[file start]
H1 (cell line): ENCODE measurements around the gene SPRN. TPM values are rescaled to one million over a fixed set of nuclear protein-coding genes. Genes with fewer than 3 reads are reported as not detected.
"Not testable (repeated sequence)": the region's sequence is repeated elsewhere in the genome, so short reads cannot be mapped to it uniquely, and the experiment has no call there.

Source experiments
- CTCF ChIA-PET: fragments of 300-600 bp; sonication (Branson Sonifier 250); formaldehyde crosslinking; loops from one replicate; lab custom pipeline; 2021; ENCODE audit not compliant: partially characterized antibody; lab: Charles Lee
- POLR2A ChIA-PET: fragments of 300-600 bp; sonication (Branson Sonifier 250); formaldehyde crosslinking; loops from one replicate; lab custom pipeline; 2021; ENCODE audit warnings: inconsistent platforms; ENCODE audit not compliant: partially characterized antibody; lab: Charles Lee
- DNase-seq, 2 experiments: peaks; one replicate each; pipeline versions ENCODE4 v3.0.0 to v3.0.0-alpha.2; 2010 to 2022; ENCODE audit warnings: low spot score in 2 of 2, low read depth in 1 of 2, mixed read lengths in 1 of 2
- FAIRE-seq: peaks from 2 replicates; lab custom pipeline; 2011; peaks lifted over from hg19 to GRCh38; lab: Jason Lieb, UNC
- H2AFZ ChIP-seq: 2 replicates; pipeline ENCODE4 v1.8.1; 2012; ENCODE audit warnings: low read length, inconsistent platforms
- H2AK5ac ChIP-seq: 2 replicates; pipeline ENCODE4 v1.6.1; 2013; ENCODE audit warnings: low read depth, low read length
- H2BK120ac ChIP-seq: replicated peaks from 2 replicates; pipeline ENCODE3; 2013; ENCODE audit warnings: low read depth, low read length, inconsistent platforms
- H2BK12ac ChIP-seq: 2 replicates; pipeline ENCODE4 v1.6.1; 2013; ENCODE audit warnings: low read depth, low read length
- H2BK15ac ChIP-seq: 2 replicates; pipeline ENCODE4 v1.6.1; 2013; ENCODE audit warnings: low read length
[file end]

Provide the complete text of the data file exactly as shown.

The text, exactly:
H1 (cell line): ENCODE measurements around the gene SPRN. TPM values are rescaled to one million over a fixed set of nuclear protein-coding genes. Genes with fewer than 3 reads are reported as not detected.
"Not testable (repeated sequence)": the region's sequence is repeated elsewhere in the genome, so short reads cannot be mapped to it uniquely, and the experiment has no call there.

Source experiments
- CTCF ChIA-PET: fragments of 300-600 bp; sonication (Branson Sonifier 250); formaldehyde crosslinking; loops from one replicate; lab custom pipeline; 2021; ENCODE audit not compliant: partially characterized antibody; lab: Charles Lee
- POLR2A ChIA-PET: fragments of 300-600 bp; sonication (Branson Sonifier 250); formaldehyde crosslinking; loops from one replicate; lab custom pipeline; 2021; ENCODE audit warnings: inconsistent platforms; ENCODE audit not compliant: partially characterized antibody; lab: Charles Lee
- DNase-seq, 2 experiments: peaks; one replicate each; pipeline versions ENCODE4 v3.0.0 to v3.0.0-alpha.2; 2010 to 2022; ENCODE audit warnings: low spot score in 2 of 2, low read depth in 1 of 2, mixed read lengths in 1 of 2
- FAIRE-seq: peaks from 2 replicates; lab custom pipeline; 2011; peaks lifted over from hg19 to GRCh38; lab: Jason Lieb, UNC
- H2AFZ ChIP-seq: 2 replicates; pipeline ENCODE4 v1.8.1; 2012; ENCODE audit warnings: low read length, inconsistent platforms
- H2AK5ac ChIP-seq: 2 replicates; pipeline ENCODE4 v1.6.1; 2013; ENCODE audit warnings: low read depth, low read length
- H2BK120ac ChIP-seq: replicated peaks from 2 replicates; pipeline ENCODE3; 2013; ENCODE audit warnings: low read depth, low read length, inconsistent platforms
- H2BK12ac ChIP-seq: 2 replicates; pipeline ENCODE4 v1.6.1; 2013; ENCODE audit warnings: low read depth, low read length
- H2BK15ac ChIP-seq: 2 replicates; pipeline ENCODE4 v1.6.1; 2013; ENCODE audit warnings: low read length